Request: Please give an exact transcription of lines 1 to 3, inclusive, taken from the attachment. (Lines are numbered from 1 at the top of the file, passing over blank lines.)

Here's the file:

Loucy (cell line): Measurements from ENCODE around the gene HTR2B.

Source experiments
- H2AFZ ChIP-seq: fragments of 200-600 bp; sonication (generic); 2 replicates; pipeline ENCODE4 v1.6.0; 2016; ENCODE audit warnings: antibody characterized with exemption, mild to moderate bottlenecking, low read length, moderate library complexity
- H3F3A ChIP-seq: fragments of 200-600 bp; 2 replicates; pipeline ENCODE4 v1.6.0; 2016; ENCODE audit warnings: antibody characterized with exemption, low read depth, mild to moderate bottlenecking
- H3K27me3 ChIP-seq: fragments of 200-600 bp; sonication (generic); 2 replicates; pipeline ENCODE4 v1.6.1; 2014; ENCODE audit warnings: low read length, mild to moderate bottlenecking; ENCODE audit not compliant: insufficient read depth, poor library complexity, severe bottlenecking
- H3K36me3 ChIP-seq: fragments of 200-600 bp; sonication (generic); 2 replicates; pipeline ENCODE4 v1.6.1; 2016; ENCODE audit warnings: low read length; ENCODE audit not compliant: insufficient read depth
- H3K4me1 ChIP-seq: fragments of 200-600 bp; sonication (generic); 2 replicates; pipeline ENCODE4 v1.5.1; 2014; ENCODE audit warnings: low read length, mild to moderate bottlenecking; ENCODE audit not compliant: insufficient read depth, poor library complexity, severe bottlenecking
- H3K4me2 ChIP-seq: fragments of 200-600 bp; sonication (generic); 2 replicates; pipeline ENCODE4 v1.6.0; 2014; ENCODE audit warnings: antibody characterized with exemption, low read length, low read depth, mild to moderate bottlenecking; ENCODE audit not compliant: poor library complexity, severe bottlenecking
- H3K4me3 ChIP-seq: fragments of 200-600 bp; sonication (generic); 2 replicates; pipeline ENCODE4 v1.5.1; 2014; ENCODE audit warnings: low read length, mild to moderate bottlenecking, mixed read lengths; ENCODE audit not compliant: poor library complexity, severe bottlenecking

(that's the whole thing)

Loucy (cell line): Measurements from ENCODE around the gene HTR2B.

Source experiments
- H2AFZ ChIP-seq: fragments of 200-600 bp; sonication (generic); 2 replicates; pipeline ENCODE4 v1.6.0; 2016; ENCODE audit warnings: antibody characterized with exemption, mild to moderate bottlenecking, low read length, moderate library complexity